You're Gonna Drive Your Kids around on Those Tires?
I'm in the middle of the five eastbound lanes of the 8 (we live in SoCal, where the freeways have definite articles), doing about 75 and starting to think about moving over to the right in preparation for my upcoming exit. I check my right side-view mirror, then do an over-the-shoulder head-check to make sure there's nothing in my blind spot. Textbook, Driver's Ed circa 1983.
I can't see anything coming up on my right, and I click the turn indicator on. As I do, I become aware of something gaining on me to my left. It's a noise.
The unmistakable sound of tires screeching grows louder on the left, and finally its source becomes visible, first in my side-view mirror, and then through the window. It's a sleek black Beemer, going fast enough that it's about to pass me. Sideways.
I move over one lane to the right as quickly as I can, careful not to get all squirrelly with panic. I'm sure that the Beemer is going to launch off of the asphalt and roll like a kicked-can, but it doesn't. The last I see of the mangled car is its taillights as it slams against the median barrier.
My wife, in the seat next to me, gasps. She's a gasper.
"It's all right," I say, in an unconvincing staccato. Probably 2 seconds have passed since I first heard the tires screech.
But now, out of the corner of my eye, I see a white smear hurtling towards us. It comes into focus in my rear-view mirror: an SUV in mid-spin. I'm also aware of a red vehicle pinballing back and forth behind that one. Like the Beemer, the white SUV seems to be gaining on us, even though it's going backwards. I accelerate for all my little minivan is worth and move over the two more lanes to the shoulder.
"It's all right. It's all right," I keep saying.
The hurtling cars settle behind us and grow distant.
I merge back into the lane just in time to make my exit. There's no reason to stop. There are fifty cars stuck behind the carnage now, and I'm sure half of the drivers have already reported the accident. I don't know what I would tell the cops if they asked me anything anyway, aside from describing the fragmented automotive hockey game I had witnessed just a couple feet away from me.
"Hey kiddos?" I say to the carseats behind me, still rear-facing since our almost-three-year-old twin girls are just tiny things. "You guys okay? What are you doing?"
"I'm a mermaid!"
I'm mostly okay too, although I almost have to pull over a couple miles down the road. It's the Sunday of Memorial Day weekend, and we're on the way to our friends' kid's birthday party. The weather is perfect, the roads are dry, the traffic isn't even that heavy. There's no reason to be prepared for a collision.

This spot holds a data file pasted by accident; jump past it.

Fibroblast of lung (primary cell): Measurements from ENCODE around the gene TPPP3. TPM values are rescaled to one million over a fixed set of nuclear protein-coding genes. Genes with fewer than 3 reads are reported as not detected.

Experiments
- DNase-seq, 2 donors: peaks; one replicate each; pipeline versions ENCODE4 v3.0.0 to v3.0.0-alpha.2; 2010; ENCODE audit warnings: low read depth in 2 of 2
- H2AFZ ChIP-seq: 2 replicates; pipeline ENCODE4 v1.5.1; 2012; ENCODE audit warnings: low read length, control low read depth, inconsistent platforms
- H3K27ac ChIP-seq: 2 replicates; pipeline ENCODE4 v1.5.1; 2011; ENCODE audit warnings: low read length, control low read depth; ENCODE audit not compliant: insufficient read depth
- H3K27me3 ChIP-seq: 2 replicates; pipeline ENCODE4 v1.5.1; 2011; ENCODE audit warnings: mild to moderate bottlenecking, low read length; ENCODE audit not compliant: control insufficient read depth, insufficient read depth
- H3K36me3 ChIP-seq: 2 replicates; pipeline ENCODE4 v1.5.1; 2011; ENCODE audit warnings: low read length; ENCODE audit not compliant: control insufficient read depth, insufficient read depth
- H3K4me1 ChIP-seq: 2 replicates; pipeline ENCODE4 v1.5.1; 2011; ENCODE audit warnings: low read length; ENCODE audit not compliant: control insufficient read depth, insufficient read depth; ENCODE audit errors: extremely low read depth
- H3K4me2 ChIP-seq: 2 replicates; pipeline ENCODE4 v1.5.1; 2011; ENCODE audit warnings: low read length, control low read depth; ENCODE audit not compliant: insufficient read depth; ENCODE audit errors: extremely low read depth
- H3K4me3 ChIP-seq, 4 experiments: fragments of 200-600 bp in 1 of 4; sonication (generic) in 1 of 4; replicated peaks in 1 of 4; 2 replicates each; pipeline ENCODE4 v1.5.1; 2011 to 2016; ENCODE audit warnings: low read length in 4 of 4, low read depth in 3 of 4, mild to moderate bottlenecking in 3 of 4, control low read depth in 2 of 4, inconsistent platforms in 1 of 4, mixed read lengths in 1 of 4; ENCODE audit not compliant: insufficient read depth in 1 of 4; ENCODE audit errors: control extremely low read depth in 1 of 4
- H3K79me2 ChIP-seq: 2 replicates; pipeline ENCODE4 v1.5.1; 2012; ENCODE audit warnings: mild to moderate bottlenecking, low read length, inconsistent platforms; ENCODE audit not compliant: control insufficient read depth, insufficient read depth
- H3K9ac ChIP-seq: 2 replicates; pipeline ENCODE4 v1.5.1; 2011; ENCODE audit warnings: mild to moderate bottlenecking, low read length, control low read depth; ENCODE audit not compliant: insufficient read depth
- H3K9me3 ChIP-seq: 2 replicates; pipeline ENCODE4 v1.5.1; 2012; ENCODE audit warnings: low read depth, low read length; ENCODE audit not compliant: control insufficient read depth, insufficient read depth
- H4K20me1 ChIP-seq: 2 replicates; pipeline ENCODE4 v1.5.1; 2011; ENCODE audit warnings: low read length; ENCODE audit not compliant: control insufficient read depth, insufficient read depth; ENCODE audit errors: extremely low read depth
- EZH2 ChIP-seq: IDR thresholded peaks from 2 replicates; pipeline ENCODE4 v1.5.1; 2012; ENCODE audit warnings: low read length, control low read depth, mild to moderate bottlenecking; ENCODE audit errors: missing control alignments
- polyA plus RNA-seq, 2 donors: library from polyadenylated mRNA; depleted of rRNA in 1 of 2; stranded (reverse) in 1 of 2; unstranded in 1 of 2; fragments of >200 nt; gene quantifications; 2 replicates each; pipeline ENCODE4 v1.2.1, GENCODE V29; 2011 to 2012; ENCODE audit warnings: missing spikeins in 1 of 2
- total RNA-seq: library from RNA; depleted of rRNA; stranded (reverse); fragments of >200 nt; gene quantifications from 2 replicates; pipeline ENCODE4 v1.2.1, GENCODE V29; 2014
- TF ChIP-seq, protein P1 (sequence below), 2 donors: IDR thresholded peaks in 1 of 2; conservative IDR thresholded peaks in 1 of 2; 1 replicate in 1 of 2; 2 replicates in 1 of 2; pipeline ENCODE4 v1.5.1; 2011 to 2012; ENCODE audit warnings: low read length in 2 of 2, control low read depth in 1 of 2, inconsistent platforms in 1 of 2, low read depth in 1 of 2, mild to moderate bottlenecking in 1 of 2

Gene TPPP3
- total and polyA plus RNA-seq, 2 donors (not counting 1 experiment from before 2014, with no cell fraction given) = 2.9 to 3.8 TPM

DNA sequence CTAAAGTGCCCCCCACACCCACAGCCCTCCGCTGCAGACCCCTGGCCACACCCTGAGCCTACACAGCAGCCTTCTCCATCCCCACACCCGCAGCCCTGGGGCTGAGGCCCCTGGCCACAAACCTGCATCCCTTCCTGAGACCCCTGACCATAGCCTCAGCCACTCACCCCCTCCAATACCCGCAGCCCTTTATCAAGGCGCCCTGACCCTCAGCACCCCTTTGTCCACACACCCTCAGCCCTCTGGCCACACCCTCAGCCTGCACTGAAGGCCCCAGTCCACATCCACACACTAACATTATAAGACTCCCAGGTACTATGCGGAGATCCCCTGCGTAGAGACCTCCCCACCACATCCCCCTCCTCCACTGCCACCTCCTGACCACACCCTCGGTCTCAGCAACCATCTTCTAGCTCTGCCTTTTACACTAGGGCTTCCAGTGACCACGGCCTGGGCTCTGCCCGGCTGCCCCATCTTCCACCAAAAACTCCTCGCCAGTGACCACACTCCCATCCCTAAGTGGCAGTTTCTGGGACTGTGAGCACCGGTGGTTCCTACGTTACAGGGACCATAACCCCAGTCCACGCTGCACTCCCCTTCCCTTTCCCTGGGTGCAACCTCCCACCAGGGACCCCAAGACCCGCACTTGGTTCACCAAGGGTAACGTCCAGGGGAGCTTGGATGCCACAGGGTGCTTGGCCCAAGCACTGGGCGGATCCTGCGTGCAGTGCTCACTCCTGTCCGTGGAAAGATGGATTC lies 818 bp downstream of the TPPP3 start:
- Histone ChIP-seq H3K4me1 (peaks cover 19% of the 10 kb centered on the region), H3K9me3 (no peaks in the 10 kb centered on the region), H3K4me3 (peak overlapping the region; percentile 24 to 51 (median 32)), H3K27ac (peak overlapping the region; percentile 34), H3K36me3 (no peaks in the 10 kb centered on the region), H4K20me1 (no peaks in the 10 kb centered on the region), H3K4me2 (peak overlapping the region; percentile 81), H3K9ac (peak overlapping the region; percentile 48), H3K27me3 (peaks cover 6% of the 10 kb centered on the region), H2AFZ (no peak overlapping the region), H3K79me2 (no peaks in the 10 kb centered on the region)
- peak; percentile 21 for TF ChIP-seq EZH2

But as I replay the near-miss, I can feel that white SUV hitting the side of the van. I've been in a number of bad accidents. It's been many years, but I can still hear it and see it and feel it. I think about that SUV hitting our car, and what would have happened to the car at 75 mph, and what would have happened to the kids. I'm a little light headed and have to take a drink of my wife's crappy diet lemonade drink because I don't have a water bottle in the car.
I'm thankful that we have a safe car. That cars are safer now than when I was getting in accidents all the time as a stupid indestructible teenager.
And I'm thankful that I have good tires on my rig. Even after I stopped driving like an idiot, there were many years when I drove crappy old trucks that I wouldn't consider buying good tires for. Back East, I lived across the street from a used tire store (now an upscale coffee house) for years, and I would regularly swap out the completely bald tires on my '78 Suburban, two at a time, for some mismatched radials with a couple millimeters of tread left on them. When it snowed, I'd white knuckle it and bounce off of guard rails. I would have liked to drive without being in fear for my life, but not enough that I would shell out the money for decent tires.
The tires I have on our minivan are Cooper CS4 Touring. Cooper gave me a set in exchange for writing a little bit about them, and making a tire safety video. I didn't know how I would write a review of tires I had on my minivan, since I wouldn't be doing any aggressive driving, and I didn't foresee taking it out to the test track. But in the category of "evading a high-speed collision," I can truly say that the CS4s performed flawlessly. I honestly had visions of sliding out as I darted between lanes to get away from careening vehicles, but the van was as sure-footed as it could be.
Aside from other cars hurtling at us, we don't get many extreme driving conditions around these parts. I have managed to get the CS4s out in the snow a little bit, and on the freeway during a couple of our thrice-yearly downpours, and I felt as confident on them as I have on any other tire. Even the ones I've spent real money on.
Cooper wants you to know that National Tire Safety week is June 3-9, and that you should check your tires, like the doofus in this video.*
*The mustache can be explained by the fact that this video was shot in the middle of Movember. I can offer no excuse for the terrible acting.